Catalina is not without critics, however. Spurr at Practical Sailor said Catalina’s boats aren’t suitable for long offshore ocean voyages and the hulls on some boats are relatively thin. “It’s a lightweight boat,” he said. “They are low in price and no matter how you cut it, the quality has to be reflected in that.”

But Weisenberger argued that Catalina shouldn’t be compared to its higher-priced rivals. Butler “has never purported to deliver the best boat,” he said. “He says he makes the best boat for the money. Not too many people would argue with that.”

And if many Catalina boat owners are unhappy with their vessels, Donald Kerlin, chief of recreational boating at the U. S. Coast Guard’s product assurance branch, has yet to hear of it. In an informal search through the Coast Guard’s database, Kerlin found about half a dozen complaints made against Catalina in the past decade, most for hull blistering--a defect common to many types of boats. Most of the problems were fixed by Catalina.

“On the basis of that, I certainly wouldn’t think they’re a problem company,” Kerlin said.

Still, industry insiders say that Butler bristles at the suggestion that his boats are anything but the best quality. Spurr of Practical Sailor said that when he has published articles criticizing Catalina boats, he has immediately received calls or letters from Butler or an attorney representing Catalina threatening litigation. “We have to be very careful whatever we say about Frank Butler,” Spurr said.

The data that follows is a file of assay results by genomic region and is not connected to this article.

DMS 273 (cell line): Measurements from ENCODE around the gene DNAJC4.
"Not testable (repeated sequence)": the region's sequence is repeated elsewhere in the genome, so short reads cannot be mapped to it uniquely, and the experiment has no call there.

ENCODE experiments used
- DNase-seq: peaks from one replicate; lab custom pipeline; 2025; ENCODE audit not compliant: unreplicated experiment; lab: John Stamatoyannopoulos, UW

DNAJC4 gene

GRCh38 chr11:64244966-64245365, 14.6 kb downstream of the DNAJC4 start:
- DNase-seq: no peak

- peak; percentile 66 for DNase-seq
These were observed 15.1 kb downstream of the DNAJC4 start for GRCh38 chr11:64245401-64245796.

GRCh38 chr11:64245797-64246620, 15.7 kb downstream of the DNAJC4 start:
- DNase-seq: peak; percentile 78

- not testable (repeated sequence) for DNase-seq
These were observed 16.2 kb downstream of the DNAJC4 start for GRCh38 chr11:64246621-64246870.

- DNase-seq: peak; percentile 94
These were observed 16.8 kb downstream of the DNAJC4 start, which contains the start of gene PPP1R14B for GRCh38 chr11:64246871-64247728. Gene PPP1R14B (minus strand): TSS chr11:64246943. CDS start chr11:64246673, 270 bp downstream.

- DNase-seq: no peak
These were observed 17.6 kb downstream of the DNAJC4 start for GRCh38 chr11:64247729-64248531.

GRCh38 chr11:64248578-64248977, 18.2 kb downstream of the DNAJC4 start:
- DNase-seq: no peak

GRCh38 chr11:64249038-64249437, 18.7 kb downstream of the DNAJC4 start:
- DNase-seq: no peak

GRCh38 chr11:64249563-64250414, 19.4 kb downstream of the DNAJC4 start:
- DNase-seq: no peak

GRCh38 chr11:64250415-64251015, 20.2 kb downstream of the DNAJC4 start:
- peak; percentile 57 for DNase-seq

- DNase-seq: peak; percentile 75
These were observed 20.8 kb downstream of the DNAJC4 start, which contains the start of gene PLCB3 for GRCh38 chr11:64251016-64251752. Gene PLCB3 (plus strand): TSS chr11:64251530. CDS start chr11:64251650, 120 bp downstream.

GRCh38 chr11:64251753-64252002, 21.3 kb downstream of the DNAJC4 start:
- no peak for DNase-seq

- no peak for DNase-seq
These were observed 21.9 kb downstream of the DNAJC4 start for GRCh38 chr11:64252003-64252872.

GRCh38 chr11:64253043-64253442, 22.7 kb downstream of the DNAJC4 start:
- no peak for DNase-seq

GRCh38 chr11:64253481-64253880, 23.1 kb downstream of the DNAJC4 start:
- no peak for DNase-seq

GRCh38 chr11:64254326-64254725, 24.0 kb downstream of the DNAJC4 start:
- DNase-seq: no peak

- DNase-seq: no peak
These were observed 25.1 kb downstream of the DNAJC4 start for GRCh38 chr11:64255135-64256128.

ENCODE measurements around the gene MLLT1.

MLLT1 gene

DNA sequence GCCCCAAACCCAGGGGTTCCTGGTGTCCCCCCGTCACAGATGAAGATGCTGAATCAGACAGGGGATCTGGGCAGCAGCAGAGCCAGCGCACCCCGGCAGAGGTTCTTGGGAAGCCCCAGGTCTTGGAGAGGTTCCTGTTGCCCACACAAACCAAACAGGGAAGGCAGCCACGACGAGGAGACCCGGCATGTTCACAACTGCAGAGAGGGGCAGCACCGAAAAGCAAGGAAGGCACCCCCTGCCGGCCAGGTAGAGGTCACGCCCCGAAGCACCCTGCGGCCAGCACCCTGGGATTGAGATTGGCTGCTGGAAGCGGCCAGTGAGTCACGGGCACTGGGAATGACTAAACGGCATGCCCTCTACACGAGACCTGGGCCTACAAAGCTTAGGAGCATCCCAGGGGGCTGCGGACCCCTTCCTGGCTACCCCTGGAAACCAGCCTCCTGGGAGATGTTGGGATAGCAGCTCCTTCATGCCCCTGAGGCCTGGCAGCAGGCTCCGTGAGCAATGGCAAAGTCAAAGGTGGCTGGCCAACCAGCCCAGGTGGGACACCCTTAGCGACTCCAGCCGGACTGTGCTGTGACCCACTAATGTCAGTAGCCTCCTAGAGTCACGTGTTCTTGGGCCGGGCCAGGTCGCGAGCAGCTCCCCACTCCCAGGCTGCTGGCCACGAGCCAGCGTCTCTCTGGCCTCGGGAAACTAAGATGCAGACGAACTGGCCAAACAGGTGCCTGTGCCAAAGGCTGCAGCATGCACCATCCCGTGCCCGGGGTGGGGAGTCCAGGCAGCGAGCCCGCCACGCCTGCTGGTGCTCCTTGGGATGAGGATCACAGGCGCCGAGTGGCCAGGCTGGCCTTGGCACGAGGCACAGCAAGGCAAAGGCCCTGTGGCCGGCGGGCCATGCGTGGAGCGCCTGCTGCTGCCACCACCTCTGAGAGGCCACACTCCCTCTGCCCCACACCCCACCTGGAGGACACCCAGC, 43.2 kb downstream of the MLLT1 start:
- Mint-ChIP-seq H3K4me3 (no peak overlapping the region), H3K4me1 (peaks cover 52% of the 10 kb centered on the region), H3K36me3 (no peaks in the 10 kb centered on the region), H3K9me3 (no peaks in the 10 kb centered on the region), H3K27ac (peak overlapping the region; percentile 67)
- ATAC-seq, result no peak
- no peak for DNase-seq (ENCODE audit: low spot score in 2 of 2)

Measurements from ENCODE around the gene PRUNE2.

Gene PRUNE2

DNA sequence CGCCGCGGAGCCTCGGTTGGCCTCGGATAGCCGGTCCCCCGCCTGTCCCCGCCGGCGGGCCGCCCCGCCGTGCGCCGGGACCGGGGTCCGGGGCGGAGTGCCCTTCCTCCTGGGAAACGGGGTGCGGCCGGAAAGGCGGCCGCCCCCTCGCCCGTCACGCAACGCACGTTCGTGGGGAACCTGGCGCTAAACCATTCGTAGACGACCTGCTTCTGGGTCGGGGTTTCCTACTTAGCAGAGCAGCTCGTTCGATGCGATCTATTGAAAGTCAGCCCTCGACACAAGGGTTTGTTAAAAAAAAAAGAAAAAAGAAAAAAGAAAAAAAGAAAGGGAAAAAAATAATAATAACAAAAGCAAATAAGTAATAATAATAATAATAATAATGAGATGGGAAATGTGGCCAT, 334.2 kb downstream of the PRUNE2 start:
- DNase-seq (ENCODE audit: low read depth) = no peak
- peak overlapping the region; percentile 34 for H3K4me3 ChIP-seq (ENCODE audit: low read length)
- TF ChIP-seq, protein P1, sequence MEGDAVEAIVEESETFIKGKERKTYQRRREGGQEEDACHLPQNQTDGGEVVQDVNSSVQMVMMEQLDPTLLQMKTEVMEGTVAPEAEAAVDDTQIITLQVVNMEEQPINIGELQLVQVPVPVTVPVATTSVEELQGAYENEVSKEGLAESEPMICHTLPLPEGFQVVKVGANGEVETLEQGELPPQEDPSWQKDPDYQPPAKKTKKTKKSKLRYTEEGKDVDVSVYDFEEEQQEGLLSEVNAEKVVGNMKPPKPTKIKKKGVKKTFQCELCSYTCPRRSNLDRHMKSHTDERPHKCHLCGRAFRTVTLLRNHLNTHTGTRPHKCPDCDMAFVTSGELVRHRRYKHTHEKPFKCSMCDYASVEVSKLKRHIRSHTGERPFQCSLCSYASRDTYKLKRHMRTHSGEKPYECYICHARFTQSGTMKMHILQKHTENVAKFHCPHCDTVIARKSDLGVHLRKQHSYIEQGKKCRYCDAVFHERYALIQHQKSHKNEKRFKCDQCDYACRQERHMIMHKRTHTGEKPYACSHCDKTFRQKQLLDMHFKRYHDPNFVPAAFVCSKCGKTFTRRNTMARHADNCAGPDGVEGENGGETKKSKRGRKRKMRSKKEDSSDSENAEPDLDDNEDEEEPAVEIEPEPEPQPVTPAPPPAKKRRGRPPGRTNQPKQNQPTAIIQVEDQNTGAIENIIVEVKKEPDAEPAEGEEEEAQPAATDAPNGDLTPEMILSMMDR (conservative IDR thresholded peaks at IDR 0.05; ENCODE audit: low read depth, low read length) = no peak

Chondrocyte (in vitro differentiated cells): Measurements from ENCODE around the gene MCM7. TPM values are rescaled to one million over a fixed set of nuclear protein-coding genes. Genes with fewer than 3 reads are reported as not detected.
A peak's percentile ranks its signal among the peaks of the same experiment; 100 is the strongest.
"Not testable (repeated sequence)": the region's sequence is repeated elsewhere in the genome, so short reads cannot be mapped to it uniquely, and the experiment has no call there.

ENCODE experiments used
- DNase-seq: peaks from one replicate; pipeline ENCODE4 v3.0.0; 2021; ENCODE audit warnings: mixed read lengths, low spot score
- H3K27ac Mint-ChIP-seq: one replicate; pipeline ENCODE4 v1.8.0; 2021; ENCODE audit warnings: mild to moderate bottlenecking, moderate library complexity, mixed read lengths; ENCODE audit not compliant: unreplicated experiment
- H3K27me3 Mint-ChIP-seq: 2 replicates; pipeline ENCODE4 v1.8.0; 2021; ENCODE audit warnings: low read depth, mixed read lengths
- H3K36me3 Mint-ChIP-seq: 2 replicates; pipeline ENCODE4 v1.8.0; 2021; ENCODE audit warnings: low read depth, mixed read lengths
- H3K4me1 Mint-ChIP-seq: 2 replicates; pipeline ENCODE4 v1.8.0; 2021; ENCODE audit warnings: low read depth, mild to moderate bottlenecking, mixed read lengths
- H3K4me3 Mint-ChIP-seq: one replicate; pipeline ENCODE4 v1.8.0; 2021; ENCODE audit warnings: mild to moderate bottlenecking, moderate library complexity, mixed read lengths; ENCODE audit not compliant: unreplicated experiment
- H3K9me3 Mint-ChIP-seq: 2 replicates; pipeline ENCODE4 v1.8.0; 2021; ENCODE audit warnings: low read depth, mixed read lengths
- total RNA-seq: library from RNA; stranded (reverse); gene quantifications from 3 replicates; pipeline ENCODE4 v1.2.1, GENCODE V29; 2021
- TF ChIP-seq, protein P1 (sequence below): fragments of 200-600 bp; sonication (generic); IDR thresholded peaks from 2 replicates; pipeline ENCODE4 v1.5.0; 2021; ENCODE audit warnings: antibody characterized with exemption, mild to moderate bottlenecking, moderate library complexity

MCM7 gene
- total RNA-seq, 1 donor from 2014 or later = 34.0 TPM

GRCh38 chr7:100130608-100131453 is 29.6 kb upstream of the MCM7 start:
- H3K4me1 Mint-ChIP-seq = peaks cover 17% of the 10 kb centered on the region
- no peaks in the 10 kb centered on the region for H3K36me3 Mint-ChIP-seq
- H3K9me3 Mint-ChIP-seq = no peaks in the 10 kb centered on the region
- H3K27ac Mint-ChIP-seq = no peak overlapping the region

Butler, 64, who admits to a general lack of diplomacy--”I tell people what I think,” he said--was born in Glendale and in his younger days owned a machine shop. In the early 1960s, when an acquaintance he hired to build a sailboat for him failed to deliver, Butler decided to construct his own boat.

After that, he was hooked. Working nights in his machine shop, Butler started taking orders for sailboats “and before I knew it the company was growing and growing.” Butler said he sold that company in the late 1960s and subsequently started Catalina.

In the past several weeks, Butler said he’s noticed that business has begun picking up slightly, possibly because President Bush has proposed repealing the 10% tax on boats priced over $100,000 that has been widely blamed for wiping out sales of higher-priced boats. Butler said he’s begun hiring again, but remains cautious about the future.

The industry “will never go back to where it was,” Butler said.

Others agree that sailboat builders might never match the sales levels they once enjoyed. One reason, said Spurr, is that today’s fiberglass sailboats don’t wear out quickly, and used boats can be had for less money than new ones. Another is that affluent baby boomers haven’t taken to sailing as much as past generations, possibly because so many other forms of recreation compete for their time.

Despite the industry’s slowdown, Brad Buettner, co-owner of Stan Miller Yachts, a large boat dealer in Long Beach, said that among sailboat builders, Catalina “would be considered hands down the strongest financially.”

Catalina is also now sailing in far less crowded waters. “When competitors go away, you pick up market share,” said the Proteau of the manufacturer’s association.

And you pick up competitors. As other boat builders have foundered, Catalina has acquired some of their assets. One of its most significant acquisitions was its purchase a few years ago of Morgan Marine, which gave Catalina its Florida plant and allowed it to expand into building bigger, easy-to-sail yachts.

Butler has also bolstered Catalina’s reputation by building 11 custom boats for the famous Congressional Cup race sponsored by the Long Beach Yacht Club. And lately he’s been pushing harder into foreign markets, which previously accounted for a tiny percentage of Catalina’s total sales.

Will Catalina survive? “If we don’t have the market there that was before, we just have to work harder,” Butler said. “If we can get through it, I feel we’ll have a stronger company.”